TS Eliot wrote that April is the cruellest month in his epic poem, The Wasteland – one of my favourite poems which, when I read it again and again, I see other connotations, other meanings, other visions.
Yet, conversely, it is the months of April and May that I look forward to the most in my relatively new life in the country. The sense of regrowth, of renewal giving hope that the year will bring a good harvest in one way or another – leaving the woes of winter behind and looking towards the brighter light of the summer sun and skies of blue.
So when my calendar hits April, I know that the heads of nodding daffodils and resilient tulips will give way to the intense yellow of Hampshire’s rape fields. Its sometimes suffocating scent can be ignored as you gaze out over the startling beauty of brilliant yellow juxtaposed against surrounding green fields, dissecting the landscape.
At the same time, there’s the awe-inspiring carpets of blue violet as the bluebells start to blossom in the woods.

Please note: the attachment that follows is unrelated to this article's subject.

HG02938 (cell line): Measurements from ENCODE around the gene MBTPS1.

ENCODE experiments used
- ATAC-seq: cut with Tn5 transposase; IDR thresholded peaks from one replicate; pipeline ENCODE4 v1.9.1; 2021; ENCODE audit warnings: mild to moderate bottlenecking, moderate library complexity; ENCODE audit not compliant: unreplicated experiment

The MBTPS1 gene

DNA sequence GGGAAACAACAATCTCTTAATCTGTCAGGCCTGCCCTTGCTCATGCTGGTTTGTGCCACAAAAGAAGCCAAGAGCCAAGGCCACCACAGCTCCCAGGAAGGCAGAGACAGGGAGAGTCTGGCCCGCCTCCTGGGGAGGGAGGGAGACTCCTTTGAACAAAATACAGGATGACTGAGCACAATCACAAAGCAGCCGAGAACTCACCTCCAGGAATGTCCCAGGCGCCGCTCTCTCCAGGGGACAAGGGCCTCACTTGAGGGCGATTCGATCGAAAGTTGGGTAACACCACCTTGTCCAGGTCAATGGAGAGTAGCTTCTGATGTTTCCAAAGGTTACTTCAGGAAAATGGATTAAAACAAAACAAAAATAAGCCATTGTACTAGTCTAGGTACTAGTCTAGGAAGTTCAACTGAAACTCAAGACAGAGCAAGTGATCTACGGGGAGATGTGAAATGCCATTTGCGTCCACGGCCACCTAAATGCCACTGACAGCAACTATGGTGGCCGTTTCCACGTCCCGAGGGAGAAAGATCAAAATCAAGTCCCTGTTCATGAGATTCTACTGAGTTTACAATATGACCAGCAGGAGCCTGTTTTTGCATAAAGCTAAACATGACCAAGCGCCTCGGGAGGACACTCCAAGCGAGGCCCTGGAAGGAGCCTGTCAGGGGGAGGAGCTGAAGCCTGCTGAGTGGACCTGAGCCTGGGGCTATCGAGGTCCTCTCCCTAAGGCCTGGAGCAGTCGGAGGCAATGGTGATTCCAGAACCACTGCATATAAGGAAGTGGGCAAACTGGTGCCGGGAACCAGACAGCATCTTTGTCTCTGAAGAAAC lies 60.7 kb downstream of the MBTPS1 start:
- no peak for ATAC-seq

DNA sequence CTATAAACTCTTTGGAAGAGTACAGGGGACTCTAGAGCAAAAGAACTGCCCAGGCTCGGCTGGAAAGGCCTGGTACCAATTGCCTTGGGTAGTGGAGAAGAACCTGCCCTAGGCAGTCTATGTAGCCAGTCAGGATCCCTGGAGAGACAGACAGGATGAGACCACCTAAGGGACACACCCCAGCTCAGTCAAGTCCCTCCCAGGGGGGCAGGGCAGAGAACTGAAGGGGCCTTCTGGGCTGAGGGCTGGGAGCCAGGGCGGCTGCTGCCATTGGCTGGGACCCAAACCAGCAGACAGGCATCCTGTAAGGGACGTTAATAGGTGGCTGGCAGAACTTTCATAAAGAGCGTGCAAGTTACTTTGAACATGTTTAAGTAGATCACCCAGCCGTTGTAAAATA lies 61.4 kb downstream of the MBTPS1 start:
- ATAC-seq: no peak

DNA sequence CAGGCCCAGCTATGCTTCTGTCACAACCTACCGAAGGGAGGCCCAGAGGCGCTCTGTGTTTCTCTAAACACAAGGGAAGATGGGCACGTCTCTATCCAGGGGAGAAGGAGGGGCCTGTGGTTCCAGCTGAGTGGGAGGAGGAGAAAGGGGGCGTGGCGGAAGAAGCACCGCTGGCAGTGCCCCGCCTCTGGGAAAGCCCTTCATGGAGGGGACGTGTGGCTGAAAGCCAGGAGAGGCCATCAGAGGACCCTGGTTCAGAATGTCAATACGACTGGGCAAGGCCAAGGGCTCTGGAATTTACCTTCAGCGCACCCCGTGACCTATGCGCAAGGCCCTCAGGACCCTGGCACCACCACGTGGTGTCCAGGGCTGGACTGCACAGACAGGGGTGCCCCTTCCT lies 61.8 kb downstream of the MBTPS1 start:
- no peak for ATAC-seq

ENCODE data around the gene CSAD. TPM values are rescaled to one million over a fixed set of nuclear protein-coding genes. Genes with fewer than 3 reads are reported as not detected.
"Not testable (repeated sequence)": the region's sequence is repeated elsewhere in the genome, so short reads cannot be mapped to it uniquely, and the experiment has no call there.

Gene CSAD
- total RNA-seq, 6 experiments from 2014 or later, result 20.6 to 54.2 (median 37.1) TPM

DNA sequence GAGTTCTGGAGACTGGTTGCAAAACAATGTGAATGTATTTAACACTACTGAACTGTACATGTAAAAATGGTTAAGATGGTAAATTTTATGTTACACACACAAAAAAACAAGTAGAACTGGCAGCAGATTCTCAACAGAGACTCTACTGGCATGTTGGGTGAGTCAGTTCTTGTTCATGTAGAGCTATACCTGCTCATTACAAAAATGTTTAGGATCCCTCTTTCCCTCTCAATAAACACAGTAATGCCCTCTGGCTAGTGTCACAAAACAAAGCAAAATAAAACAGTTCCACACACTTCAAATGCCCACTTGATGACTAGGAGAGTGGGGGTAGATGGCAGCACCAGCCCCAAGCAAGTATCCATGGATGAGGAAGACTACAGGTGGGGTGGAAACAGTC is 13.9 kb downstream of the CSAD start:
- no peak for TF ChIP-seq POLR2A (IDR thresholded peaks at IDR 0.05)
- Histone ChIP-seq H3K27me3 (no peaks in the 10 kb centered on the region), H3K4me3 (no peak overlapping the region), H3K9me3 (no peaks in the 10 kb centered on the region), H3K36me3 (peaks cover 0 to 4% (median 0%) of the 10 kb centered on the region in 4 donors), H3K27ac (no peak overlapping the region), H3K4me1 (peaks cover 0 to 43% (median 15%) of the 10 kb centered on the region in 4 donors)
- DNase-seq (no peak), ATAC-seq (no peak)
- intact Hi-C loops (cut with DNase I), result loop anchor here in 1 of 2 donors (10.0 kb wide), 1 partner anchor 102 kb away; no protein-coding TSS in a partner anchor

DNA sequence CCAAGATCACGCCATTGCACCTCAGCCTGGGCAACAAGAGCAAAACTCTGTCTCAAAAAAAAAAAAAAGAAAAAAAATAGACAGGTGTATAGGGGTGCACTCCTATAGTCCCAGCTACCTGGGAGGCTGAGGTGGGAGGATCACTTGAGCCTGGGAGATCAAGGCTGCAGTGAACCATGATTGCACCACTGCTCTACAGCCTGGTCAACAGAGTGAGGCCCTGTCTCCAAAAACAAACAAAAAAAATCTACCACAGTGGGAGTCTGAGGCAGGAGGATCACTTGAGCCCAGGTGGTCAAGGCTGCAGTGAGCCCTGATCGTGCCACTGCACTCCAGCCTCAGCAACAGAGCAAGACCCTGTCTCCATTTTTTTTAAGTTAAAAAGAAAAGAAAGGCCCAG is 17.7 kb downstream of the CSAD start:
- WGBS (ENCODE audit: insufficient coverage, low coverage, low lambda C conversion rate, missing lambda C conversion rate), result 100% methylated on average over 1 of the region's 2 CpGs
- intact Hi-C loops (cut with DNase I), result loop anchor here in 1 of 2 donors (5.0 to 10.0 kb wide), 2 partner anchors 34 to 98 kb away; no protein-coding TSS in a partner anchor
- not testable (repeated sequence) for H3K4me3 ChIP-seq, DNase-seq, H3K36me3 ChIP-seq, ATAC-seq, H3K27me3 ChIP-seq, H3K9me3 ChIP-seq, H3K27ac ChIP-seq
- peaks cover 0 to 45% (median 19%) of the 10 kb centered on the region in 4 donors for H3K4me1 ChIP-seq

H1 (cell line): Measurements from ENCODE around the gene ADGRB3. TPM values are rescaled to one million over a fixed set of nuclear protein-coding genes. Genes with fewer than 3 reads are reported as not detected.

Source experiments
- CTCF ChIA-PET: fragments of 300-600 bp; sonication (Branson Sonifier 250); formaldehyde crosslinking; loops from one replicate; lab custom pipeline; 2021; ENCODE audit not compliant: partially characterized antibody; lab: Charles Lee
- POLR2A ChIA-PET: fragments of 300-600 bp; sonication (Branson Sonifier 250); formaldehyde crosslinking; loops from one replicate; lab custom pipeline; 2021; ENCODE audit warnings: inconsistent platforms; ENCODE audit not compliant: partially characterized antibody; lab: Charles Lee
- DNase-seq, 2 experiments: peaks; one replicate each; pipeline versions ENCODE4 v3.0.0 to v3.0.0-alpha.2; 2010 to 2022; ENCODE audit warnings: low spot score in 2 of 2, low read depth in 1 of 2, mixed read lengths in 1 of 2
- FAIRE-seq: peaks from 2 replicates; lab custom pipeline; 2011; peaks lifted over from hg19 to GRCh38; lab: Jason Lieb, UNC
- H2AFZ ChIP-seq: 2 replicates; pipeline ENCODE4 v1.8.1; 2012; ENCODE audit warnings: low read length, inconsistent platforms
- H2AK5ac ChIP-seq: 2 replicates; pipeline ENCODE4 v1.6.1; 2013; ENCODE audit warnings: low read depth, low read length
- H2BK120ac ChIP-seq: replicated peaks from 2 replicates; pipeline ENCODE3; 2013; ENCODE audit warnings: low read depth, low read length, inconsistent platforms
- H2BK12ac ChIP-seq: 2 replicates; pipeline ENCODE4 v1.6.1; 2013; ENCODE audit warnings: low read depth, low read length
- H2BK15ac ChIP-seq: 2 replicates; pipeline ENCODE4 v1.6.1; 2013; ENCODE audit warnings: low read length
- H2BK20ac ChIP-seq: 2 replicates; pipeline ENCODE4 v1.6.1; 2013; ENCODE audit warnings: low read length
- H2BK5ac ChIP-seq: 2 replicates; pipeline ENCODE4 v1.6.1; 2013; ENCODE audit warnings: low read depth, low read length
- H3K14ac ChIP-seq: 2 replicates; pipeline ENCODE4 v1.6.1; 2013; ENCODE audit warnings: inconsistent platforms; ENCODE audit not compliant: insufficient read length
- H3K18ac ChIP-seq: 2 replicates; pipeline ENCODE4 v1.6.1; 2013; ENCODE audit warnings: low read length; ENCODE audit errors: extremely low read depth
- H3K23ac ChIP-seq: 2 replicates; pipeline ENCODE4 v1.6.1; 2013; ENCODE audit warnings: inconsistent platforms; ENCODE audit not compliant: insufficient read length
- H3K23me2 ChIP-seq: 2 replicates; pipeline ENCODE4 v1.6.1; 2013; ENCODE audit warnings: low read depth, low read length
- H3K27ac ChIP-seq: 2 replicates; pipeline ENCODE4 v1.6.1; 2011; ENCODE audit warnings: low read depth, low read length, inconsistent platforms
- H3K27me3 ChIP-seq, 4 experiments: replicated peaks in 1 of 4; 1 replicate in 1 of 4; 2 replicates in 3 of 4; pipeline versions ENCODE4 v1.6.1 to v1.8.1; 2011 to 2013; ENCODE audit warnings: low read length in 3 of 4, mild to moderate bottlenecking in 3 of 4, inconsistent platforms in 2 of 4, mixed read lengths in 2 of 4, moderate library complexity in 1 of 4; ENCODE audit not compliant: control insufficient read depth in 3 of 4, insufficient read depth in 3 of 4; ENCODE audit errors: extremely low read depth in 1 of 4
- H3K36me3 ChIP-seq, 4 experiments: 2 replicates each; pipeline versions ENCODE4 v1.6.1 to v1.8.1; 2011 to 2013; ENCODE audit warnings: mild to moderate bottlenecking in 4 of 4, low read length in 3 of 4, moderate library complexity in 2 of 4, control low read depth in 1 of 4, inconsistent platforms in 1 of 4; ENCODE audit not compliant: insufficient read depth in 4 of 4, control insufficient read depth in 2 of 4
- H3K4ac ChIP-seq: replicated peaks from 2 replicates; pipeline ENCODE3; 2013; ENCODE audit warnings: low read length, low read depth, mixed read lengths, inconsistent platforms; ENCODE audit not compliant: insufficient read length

The Hound adores bounding through the flowers as we head through the bluebell walks of Hampshire and Surrey and as we are accompanied by large numbers of fellow dog walkers, it’s obvious we all share the same pleasure in seeing swathes of blue velvet as we meander through the woodlands.
In the urban landscape of our towns, spring also brings in the cherry blossom – the frothy white and pink flowers which we have come to love almost as much as the Japanese.
There’s no-where better to see the blossom at its best than St James’s Park, just in front of Buckingham Palace. This is perhaps my favourite of London’s Royal Parks – a real oasis away from the busy thoroughfare of Piccadilly.
All of these, of course, point to the summer months when the fields of lavender come to life in Southern England.
Lavender is one of my favourite plants and its oil – as I’ve recently discovered on a trip to the farms in Provence, has an incredible range of uses.
So yes, though for many allegorical reasons, April may well be the cruellest month, it’s still my personal favourite.
Contributor & photographer: Sue Lowry